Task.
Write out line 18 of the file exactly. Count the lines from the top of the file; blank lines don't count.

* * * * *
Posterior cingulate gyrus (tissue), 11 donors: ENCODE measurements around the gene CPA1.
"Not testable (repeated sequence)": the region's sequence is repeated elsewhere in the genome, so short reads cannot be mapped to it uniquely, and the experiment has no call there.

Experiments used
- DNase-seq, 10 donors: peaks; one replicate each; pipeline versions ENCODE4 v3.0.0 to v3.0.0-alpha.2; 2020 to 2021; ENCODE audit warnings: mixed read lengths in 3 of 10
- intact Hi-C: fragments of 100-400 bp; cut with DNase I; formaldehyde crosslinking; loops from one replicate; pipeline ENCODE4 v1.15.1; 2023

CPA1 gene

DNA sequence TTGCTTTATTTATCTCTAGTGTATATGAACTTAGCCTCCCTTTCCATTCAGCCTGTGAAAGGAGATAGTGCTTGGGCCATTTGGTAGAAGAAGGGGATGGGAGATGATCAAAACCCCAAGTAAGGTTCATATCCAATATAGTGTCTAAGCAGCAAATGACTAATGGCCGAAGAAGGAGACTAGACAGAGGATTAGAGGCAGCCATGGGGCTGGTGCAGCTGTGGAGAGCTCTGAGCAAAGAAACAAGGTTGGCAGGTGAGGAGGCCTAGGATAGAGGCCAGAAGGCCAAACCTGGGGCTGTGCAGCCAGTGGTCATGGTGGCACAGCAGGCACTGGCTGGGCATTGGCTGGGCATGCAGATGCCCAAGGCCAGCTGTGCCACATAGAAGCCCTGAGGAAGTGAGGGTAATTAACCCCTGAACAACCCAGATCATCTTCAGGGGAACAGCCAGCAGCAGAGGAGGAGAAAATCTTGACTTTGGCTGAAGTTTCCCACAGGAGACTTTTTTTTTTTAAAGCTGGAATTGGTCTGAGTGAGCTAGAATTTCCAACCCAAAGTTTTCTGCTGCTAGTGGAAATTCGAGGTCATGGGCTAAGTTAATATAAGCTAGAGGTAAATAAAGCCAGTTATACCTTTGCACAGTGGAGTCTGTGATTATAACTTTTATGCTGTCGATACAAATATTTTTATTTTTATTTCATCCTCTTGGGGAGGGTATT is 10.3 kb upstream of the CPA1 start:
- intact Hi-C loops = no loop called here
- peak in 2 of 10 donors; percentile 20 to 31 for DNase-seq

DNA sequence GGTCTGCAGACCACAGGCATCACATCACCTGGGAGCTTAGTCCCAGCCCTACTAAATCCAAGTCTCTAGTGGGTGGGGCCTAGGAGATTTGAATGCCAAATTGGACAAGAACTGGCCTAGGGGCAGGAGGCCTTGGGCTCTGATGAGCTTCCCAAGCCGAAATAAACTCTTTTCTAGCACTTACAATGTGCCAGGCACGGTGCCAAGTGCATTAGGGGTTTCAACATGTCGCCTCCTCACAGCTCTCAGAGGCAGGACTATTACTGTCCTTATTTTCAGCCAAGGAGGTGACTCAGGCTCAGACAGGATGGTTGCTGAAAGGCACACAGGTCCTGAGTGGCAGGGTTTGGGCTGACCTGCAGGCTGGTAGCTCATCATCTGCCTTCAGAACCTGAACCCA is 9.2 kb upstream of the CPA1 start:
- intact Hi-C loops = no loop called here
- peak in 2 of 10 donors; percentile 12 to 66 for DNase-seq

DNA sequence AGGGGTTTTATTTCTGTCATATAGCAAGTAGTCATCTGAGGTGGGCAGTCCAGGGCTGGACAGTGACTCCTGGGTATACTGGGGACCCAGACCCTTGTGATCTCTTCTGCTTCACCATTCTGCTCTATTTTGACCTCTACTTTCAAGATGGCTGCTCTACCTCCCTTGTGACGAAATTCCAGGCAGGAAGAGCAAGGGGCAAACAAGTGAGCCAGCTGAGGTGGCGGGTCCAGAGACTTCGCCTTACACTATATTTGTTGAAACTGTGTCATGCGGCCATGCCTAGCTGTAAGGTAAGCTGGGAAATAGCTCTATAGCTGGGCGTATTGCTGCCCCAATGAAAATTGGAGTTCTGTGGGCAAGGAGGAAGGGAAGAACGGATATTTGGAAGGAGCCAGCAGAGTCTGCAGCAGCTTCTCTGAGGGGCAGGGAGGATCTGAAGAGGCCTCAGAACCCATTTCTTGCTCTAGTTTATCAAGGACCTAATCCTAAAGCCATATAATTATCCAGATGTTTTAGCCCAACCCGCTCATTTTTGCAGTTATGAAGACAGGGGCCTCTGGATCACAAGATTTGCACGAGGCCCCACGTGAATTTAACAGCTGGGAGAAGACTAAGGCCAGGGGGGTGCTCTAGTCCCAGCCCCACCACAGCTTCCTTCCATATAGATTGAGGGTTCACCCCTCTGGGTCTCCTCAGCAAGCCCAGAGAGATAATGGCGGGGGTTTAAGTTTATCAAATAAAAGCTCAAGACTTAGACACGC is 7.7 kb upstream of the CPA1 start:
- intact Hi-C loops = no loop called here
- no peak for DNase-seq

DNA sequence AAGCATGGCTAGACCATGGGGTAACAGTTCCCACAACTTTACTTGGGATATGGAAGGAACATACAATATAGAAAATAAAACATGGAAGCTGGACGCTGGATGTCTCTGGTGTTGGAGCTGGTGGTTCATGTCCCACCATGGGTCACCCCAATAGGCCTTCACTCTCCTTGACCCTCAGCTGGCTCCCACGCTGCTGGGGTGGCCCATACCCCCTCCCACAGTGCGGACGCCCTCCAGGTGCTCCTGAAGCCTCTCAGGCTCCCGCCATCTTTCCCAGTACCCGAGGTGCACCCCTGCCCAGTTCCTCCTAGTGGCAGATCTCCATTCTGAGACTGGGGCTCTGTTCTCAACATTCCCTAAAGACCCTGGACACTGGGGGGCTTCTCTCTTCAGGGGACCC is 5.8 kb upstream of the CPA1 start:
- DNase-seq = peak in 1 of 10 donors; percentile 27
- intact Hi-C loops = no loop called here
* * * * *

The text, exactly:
- intact Hi-C loops = no loop called here